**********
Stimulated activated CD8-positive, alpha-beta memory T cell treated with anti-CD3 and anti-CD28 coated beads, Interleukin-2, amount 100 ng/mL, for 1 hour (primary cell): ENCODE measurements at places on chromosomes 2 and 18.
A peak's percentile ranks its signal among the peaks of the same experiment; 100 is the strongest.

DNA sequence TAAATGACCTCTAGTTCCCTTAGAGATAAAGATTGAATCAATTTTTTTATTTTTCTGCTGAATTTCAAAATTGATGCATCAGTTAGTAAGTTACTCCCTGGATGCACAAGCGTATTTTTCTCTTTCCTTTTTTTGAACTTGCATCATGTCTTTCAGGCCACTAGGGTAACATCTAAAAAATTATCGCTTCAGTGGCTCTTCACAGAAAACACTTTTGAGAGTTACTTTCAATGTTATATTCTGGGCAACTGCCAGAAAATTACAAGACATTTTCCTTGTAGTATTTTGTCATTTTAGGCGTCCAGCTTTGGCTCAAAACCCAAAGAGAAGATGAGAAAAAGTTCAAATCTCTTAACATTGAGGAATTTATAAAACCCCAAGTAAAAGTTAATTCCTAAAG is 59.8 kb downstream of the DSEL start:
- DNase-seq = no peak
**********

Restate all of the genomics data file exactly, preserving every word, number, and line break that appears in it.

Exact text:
Stimulated activated CD8-positive, alpha-beta memory T cell treated with anti-CD3 and anti-CD28 coated beads, Interleukin-2, amount 100 ng/mL, for 1 hour (primary cell): ENCODE measurements at places on chromosomes 2 and 18.
A peak's percentile ranks its signal among the peaks of the same experiment; 100 is the strongest.

DNA sequence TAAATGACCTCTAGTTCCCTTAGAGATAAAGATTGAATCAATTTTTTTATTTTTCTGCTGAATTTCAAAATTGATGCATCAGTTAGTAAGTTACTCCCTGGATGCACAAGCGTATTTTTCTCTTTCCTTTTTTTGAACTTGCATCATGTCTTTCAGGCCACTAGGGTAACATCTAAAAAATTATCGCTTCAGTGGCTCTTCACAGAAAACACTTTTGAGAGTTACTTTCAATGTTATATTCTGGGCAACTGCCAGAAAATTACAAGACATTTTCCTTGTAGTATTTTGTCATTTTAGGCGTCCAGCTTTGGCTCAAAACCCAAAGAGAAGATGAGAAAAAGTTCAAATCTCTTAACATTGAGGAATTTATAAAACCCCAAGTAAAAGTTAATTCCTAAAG is 59.8 kb downstream of the DSEL start:
- DNase-seq = no peak